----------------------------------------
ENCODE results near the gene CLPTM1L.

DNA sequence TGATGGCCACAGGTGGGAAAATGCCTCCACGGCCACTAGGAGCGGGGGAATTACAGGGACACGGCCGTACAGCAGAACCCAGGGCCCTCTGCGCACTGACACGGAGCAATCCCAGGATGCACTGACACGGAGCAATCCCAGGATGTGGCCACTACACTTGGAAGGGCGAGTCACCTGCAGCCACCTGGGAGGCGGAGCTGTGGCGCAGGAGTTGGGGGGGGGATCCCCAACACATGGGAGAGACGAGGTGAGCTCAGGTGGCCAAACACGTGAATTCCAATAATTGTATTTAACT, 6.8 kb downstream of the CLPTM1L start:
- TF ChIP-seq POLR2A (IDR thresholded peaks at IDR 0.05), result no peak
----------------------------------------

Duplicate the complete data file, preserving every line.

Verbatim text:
ENCODE results near the gene CLPTM1L.

DNA sequence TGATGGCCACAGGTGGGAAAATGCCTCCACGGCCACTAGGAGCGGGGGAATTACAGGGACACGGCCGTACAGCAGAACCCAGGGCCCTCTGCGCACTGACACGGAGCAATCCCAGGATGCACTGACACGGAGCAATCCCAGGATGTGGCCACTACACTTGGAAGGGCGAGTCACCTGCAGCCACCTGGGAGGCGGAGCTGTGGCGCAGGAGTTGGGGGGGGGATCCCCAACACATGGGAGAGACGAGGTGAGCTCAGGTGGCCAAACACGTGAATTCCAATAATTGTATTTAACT, 6.8 kb downstream of the CLPTM1L start:
- TF ChIP-seq POLR2A (IDR thresholded peaks at IDR 0.05), result no peak